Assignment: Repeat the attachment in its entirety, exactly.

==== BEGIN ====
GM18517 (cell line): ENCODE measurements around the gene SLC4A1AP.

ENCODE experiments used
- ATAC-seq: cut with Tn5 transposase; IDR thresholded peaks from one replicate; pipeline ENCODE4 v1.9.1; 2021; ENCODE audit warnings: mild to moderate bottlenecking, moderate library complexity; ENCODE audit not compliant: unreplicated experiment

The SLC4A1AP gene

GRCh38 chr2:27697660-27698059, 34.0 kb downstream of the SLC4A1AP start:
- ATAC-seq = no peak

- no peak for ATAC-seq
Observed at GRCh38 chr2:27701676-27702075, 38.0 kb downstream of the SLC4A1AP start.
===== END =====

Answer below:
GM18517 (cell line): ENCODE measurements around the gene SLC4A1AP.

ENCODE experiments used
- ATAC-seq: cut with Tn5 transposase; IDR thresholded peaks from one replicate; pipeline ENCODE4 v1.9.1; 2021; ENCODE audit warnings: mild to moderate bottlenecking, moderate library complexity; ENCODE audit not compliant: unreplicated experiment

The SLC4A1AP gene

GRCh38 chr2:27697660-27698059, 34.0 kb downstream of the SLC4A1AP start:
- ATAC-seq = no peak

- no peak for ATAC-seq
Observed at GRCh38 chr2:27701676-27702075, 38.0 kb downstream of the SLC4A1AP start.